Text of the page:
University researchers in Turkey have found that acupressure after gall bladder removal, reduces pain and speeds recovery. A total of 65 patients undergoing laparoscopic gall bladder removal, were randomly assigned to receive either acupressure at four designated points, or light-touch contact as a control. Acupressure was given for 12 minutes at 0, 4 and 8 hours following surgery.
Acupressure was associated with significantly reduced post-operative pain, increased intestinal sounds, and shortened time to first defecation after surgery. The authors conclude that acupressure can be a recommended nursing intervention following laparoscopic cholecystectomy, to reduce acute pain and shorten the time to defecation.
(The effect on gastrointestinal system functions, pain and anxiety of acupressure applied following laparoscopic cholecystectomy operation: A randomised, placebo-controlled study. Complementary Therapies in Clinical Practice, May 2021.)
A review undertaken by researchers at the University of Southampton, shows the full extent to which acupuncturists facilitate lifestyle and behaviour change as a routine part of traditional acupuncture practice. Seventy-nine articles exploring the topic, were included in the study. Key elements promoting behaviour change included individualised advice based on symptoms, holistic explanations for patients’ conditions, the therapeutic relationship, and patient involvement.
(Lifestyle & Health Behavior Change in Traditional Acupuncture Practice: A Systematic Critical Interpretive Synthesis. Journal of Alternative & Complementary Medicine, March 2021.)
Research in China has tried to ascertain the mechanisms behind how acupuncture treats hypertension. Patients with high blood pressure were examined by functional magnetic resonance imaging (MRI), and certain acupuncture point prescriptions were found to activate areas in the brain connected with blood pressure regulation. One combination of acupuncture points was associated with positive immediate and long-term effects on blood pressure, particularly systolic blood pressure.
(Acupuncture at LR3 and KI3 shows a control effect on essential hypertension and targeted action on cerebral regions related to blood pressure reactivagulation: a resting state functional magnetic resonance imaging study. Acupuncture in Medicine, February 2021.)
Acupressure can reduce thirst and improve quality of life in patients receiving dialysis treatment, according to a study undertaken in Turkey. Sixty patients were randomly assigned to either an acupressure or control group. In the acupressure group, treatment was applied to five acupuncture points during the first half of each dialysis session, for three days per week over a six week period. Acupressure was found to increase saliva secretion, decrease thirst severity, and improve quality of life.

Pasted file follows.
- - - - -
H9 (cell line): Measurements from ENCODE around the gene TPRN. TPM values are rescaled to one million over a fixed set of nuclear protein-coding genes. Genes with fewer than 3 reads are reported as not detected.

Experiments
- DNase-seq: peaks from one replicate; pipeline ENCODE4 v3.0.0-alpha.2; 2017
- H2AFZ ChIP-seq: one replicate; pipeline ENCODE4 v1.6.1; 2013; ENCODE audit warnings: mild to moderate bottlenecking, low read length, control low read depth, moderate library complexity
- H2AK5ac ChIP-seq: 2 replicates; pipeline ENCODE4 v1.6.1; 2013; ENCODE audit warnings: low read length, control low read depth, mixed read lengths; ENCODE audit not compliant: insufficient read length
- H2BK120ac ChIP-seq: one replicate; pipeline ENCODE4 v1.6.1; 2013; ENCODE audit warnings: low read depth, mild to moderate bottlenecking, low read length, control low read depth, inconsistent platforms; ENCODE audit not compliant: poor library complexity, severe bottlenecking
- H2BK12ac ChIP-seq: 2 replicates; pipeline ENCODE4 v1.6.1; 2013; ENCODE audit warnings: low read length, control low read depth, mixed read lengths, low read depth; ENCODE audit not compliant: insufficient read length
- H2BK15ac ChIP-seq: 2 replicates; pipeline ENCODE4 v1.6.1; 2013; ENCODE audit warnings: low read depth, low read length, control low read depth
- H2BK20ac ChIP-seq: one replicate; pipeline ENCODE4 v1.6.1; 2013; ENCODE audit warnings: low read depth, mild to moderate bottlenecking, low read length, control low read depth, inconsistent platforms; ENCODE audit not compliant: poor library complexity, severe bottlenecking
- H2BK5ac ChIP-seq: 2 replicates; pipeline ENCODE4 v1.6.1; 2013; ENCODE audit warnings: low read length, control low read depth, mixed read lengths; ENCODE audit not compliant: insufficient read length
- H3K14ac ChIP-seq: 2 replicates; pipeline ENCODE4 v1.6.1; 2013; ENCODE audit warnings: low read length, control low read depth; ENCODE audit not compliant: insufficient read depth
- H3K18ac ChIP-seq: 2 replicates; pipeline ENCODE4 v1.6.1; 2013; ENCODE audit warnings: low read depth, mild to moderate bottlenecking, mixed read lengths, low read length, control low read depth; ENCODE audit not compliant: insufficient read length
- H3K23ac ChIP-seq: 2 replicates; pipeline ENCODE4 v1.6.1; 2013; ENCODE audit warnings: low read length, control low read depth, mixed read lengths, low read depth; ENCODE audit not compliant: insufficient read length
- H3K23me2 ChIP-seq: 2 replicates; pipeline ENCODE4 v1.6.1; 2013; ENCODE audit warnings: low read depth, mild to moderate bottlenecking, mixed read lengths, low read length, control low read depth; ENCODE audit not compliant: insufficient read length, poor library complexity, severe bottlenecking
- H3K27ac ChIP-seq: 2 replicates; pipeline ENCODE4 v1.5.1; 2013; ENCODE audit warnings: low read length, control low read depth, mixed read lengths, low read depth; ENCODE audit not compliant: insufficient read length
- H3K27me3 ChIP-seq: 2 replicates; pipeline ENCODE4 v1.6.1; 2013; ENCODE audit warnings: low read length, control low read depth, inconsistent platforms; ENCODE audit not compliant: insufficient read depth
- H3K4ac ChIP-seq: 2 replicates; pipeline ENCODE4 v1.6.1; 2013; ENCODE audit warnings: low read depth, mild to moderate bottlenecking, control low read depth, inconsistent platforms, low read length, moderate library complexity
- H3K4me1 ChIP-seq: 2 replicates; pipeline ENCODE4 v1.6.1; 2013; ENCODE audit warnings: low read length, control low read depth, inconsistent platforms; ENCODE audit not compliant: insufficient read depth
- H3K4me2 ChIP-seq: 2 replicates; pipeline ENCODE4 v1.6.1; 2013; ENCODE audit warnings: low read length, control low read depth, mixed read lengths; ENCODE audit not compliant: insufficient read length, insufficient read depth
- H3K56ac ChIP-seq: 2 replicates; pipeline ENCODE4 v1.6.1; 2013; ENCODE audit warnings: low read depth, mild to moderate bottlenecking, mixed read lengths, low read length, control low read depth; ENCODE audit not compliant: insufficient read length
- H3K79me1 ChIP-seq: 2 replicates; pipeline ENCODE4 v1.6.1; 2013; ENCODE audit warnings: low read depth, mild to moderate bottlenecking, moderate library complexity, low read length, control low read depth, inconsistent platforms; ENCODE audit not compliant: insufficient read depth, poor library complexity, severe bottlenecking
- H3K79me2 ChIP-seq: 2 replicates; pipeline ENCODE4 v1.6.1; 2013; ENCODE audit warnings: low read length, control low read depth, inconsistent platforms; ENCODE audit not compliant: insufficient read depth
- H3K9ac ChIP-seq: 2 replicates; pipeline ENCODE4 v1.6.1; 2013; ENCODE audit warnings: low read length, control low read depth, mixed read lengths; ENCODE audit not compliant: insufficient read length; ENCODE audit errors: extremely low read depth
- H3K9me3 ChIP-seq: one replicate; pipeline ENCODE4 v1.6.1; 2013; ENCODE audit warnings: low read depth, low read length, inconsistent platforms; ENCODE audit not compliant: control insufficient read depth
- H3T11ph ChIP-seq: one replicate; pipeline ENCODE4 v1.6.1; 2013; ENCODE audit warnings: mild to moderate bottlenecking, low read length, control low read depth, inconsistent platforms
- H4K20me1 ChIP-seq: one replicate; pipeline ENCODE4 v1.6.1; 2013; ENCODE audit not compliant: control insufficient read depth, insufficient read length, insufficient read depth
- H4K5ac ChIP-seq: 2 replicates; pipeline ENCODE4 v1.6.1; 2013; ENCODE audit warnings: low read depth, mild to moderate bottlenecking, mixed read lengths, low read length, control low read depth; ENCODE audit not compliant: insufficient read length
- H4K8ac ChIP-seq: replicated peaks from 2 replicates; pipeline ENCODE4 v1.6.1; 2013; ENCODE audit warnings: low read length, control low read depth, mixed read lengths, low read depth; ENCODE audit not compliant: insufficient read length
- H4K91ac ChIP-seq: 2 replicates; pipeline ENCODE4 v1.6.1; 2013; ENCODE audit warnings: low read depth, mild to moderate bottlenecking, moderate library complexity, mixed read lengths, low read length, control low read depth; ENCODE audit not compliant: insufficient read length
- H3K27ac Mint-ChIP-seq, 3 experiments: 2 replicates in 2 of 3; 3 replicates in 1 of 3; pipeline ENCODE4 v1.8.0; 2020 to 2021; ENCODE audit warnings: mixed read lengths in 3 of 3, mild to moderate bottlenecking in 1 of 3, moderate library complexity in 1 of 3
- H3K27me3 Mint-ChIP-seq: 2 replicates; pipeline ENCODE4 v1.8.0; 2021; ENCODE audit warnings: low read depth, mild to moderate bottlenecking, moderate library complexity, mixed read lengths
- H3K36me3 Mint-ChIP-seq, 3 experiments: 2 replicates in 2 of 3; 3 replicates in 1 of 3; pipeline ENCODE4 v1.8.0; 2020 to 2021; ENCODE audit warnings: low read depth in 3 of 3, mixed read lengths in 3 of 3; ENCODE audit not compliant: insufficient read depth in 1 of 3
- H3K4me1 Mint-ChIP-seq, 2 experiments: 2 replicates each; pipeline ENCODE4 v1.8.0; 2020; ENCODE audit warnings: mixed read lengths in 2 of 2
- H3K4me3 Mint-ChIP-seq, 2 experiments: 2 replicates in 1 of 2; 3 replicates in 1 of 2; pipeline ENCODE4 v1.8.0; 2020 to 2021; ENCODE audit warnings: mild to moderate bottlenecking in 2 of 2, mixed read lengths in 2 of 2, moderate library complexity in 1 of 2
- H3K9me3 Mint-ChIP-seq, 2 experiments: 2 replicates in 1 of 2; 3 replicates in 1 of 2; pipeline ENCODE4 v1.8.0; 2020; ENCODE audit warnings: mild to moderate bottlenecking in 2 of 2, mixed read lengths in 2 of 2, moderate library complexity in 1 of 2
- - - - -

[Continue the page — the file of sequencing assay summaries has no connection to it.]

(The Effect of Acupressure Applied to Individuals Receiving Hemodialysis Treatment on Severity of Thirst & Quality of Life. Alternative Therapies in Health & Medicine, May 2021.)
Acupuncture helps postoperative atrial fibrillation, according to the authors of an American feasibility study. In a randomised clinical trial, 138 patients undergoing cardiac surgical procedures such as coronary bypass, valve operations etc, were randomly assigned to receive either standard care or standard care with acupuncture. Up to three 30 minute acupuncture treatments were offered, at a rate of one per day. Patients were assessed for anxiety, pain and tension before and after acupuncture, and for heart rate and blood pressure. A “Was It Worth It” questionnaire was also completed by patients undergoing acupuncture.
Although the POAF recurrence rate was not statistically different between the two groups, the POAF burden was significantly shorter in acupuncture patients (5.2 versus 26.4 hours). Acupuncture was also associated with decreased anxiety (4.5 to 1.5), pain (3.5 to 2.0), tension (4.0 to 2.0), diastolic blood pressure (74.5 to 69.5mm/hg) and heart rate (74.5 to 72.5bpm). Furthermore, 95% of acupuncture patients stated it was worth participating. The researchers conclude that acupuncture is feasible and safe, and significantly reduces POAF burden among other things. It also meets with patient satisfaction.
(Acupuncture Treatment For Atrial Fibrillation in the Post-Operative Cardio-Thoracic Setting- A Feasibility Pilot Study. Journal of the American College of Cardiology, May 2021.)